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1.7.13

MATTEmatters: Sentimental Jamboree


By Marcela Filomena

This edition of matters, I was thinking about how loss shapes human history- a tradition dies out, replaced by newer technology; then rescued in a retro-futurist attempt to capture some sort of perceived authenticity.  Nostalgia's past is idealized and timeless, & what is lost is something that never existed except in memory.  The following entries take techniques or customs that are in a slowly decaying spiral, tumbling headfirst into oblivion, whether it be Chinese shadow puppetry (on the UNESCO's list of intangible heritage that must be preserved), or ice-harvesting

design - It's amazingly difficult to find information on Misha Lee, apart from the magnificent and ethereal images from her undergrad final collection-which started making the rounds of the blogosphere about a year ago.  And I can see why: inspired by Chinese Shadow Puppetry, it also incorporates paper cutting and window art with delicate embroidery.  Each outfit evidences remarkable patience in forming the intricate handiwork- showing mastery of old-world techniques with a modern aesthetic sensibility.  After a full two weeks of assiduously attempting to track her down- eureka! - it turns out she just completed her master's at the School of the Art Institute of Chicago, after graduating from Sichuan University.  Her current graduate piece focuses on visual arts rather than clothing, which isn't to say she's left design, as she started her line Chaotique in 2012. 


film - For over fifty years, Baltazar Ushca followed in his father's footsteps, harvesting ice from the spot on Earth closest to the Sun, Ecuador's Mount Chimborazo.  One by one, his brothers and fellow ice pickers stopped mining the ice, finding it increasingly difficult to eke out even a meager living with the advent of commercially produced ice and home freezers.  Still, Baltazar takes his donkeys in hand every few days and walks miles to the mountain, chipping away at glacial waters that have been frozen for millions of years.  He is the last hielero del Chimborazo, and his story is told in an award-winning documentary that demonstrates the very real effects of cultural change in a small, indigenous community- although it wouldn't be hard to extrapolate this story to the world, and find many more examples of displacement.


art - Let's face it, books are going the way of the dodo, Livonian and Martha, the passenger pigeon.  As we turn increasingly towards the Internet and digital forms of communication, the printed word on paper is slowly in the process of disappearing.  Six years into the manic rise of mobile, the purveyors of the written word are desperately scrambling to catch up to the times. Eventually, there will be generations who remember books the same way we remember rotary phones: as kitsch, quaint reminders of the past.  Artists Alicia Martin and Yun-Woo Choi have found a use for all the printed material we'll leave behind, creating massive sculptures that tumble out of buildings or seem to spontaneously materialize like tornadoes.  Martin's series is known as Biografías, and there have been seven site-specific installations so far, each featuring from 5,000 to a handful of books, their leaves rustling in the wind, animating what are essentially dead objects.  Similarly, Yun-Woo Choi uses magazines and newspapers as his medium, also creating gargantuan structures that are intense and beautiful. Choi's work has a researched structure behind it as well, as he bases his sculptures on theoretical physics and a fascination with multiple dimensions.  Both artists use materials that are finite to create works preoccupied with the timeless.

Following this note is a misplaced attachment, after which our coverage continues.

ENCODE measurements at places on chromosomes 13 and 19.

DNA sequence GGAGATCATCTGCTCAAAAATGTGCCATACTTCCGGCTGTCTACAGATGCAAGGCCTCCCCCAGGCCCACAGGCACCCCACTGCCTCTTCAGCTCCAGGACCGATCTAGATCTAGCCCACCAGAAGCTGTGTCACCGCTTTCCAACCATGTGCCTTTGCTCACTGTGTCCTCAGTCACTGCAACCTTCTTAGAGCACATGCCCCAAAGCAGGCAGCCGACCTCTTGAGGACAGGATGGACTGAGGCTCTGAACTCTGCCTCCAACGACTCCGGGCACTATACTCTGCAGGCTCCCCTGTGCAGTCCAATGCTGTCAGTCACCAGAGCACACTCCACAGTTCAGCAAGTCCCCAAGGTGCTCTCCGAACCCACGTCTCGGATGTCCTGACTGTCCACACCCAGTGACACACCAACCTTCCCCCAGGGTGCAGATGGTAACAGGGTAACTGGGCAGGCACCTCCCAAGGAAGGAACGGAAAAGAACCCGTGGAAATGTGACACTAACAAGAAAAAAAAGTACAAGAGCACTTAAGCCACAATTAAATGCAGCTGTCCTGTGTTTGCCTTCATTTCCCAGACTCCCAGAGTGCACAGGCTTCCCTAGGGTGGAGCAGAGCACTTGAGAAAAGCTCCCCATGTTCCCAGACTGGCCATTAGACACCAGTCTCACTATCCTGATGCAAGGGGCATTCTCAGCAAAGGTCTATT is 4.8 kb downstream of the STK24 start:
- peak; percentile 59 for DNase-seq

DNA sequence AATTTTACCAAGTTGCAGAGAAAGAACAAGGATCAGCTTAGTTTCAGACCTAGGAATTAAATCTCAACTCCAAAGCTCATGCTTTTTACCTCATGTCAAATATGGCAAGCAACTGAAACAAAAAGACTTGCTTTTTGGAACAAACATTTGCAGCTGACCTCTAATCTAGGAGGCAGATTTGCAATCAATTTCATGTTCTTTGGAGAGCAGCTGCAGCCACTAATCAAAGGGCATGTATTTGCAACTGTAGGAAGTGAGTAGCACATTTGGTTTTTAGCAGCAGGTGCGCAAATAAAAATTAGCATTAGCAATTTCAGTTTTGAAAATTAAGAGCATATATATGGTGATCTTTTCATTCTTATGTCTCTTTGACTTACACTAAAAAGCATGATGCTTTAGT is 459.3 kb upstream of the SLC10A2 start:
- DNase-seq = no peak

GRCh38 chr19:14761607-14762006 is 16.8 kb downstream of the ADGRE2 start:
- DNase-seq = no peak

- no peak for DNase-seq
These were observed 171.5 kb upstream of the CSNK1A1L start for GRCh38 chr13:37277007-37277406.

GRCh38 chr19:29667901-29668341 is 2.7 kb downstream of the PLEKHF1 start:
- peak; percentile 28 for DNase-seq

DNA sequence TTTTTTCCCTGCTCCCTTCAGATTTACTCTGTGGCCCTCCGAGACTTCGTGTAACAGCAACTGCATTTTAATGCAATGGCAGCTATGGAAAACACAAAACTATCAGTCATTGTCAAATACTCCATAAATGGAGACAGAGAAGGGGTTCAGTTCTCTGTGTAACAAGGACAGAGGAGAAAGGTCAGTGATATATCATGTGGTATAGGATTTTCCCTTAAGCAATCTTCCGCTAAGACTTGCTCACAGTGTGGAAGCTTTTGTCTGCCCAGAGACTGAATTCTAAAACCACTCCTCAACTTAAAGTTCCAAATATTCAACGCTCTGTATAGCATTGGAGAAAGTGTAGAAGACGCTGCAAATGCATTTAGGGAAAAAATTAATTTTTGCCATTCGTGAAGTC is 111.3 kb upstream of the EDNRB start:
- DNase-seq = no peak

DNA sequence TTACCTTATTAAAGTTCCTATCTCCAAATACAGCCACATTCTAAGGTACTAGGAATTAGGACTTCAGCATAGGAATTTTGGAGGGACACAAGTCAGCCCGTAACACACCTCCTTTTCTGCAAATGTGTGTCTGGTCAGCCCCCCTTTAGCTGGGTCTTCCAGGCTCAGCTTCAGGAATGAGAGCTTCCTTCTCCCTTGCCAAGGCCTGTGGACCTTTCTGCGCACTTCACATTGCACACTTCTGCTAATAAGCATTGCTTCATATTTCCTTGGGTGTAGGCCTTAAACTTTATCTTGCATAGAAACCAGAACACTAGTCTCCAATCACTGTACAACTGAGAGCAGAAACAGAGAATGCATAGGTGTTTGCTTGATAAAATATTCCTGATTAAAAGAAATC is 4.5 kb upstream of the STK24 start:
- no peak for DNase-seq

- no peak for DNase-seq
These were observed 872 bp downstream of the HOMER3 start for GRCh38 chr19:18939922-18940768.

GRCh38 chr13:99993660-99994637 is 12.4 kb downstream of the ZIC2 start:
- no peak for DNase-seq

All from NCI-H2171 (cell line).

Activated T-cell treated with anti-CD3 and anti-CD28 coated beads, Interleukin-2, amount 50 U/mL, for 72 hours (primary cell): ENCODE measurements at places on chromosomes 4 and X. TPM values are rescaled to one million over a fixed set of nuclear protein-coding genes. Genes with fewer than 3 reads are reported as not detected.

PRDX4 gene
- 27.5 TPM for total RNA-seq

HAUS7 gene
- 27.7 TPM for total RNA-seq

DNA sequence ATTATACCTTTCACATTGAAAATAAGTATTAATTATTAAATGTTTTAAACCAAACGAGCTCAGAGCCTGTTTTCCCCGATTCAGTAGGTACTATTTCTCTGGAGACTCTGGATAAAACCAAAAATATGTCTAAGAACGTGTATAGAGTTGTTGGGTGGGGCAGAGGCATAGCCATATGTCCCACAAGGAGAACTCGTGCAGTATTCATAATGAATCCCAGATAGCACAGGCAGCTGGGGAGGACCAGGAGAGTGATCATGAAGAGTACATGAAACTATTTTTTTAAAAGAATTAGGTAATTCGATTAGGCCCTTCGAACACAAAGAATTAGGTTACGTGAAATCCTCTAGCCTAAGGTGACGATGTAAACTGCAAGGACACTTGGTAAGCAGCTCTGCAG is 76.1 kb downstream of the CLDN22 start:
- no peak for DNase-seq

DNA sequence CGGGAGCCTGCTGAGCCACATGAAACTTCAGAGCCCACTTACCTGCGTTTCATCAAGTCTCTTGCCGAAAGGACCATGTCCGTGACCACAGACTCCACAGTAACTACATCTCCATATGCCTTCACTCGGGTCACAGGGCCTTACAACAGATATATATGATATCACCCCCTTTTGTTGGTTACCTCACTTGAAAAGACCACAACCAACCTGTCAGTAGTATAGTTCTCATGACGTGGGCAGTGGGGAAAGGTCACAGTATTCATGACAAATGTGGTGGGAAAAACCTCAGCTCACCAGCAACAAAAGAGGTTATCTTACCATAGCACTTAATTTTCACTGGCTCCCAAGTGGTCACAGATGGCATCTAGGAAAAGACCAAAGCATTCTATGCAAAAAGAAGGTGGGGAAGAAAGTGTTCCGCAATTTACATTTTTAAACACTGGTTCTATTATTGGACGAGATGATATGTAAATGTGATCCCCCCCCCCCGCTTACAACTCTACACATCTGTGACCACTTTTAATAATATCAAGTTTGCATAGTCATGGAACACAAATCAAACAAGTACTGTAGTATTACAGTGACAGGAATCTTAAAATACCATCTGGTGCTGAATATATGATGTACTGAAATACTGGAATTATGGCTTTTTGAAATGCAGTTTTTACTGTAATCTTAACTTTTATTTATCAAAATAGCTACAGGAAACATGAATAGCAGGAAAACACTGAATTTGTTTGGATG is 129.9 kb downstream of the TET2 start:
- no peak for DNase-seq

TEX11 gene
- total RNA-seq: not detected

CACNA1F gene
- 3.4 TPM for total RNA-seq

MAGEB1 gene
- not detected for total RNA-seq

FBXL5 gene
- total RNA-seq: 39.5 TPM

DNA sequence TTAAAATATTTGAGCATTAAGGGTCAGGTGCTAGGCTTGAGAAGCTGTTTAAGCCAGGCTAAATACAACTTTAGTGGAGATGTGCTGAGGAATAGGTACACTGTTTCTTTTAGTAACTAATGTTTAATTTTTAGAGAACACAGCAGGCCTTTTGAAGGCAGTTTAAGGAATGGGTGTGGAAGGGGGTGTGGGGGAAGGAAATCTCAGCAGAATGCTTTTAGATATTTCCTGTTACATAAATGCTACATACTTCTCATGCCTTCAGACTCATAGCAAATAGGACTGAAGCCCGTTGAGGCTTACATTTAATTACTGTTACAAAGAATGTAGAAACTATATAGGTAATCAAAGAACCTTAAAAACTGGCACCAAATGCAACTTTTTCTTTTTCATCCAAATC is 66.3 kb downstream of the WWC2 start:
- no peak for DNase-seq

music - Harry Partch was a great challenger of conventions:  he broke with the Western tradition of standard tuning, preferring instead to work within the framework of just intonation, custom-making instruments since traditional ones couldn't play his music.  He saw this change as a return to pre-classical western musical roots, particularly to the traditions of Ancient Greece.  On first listen, Partch's compositions are jarring, as our ears are unaccustomed to listening to mathematical perfection.  More than just music, Partch aimed to purvey an experience, and to this end studied not only ancient Greece, but also Noh, Kabuki, West African dance-theatre and Chinese opera.  Each performance, and alas! there were but a very few, brought together corporeality, dance, theatre, song & instrumentation to create a mystical ritual for modern times.  There is an excellent BBC documentary in terrible res floating around the interwebs- and one can also find footage of both his original instruments and copies being played today.

item - "Destroyed, stolen, rejected, erased, ephemeral.  Some of the most significant artworks of the last 100 years have been lost and can no longer be seen".  The Gallery of Lost Art is an online exhibition that chronicles artworks that have been lost.  The virtual exhibition itself disappears the third of July, after having been online for a full year, revealing the extraordinary and occasionally absurd way in which works by over forty artists across the twentieth century.  De Kooning, Duchamp, Miró, Tracey Emin & Francis Bacon are just a few of the big names in the exhibition, which features an interactive crime scene-like atmosphere. Be sure to visit before the 3rd!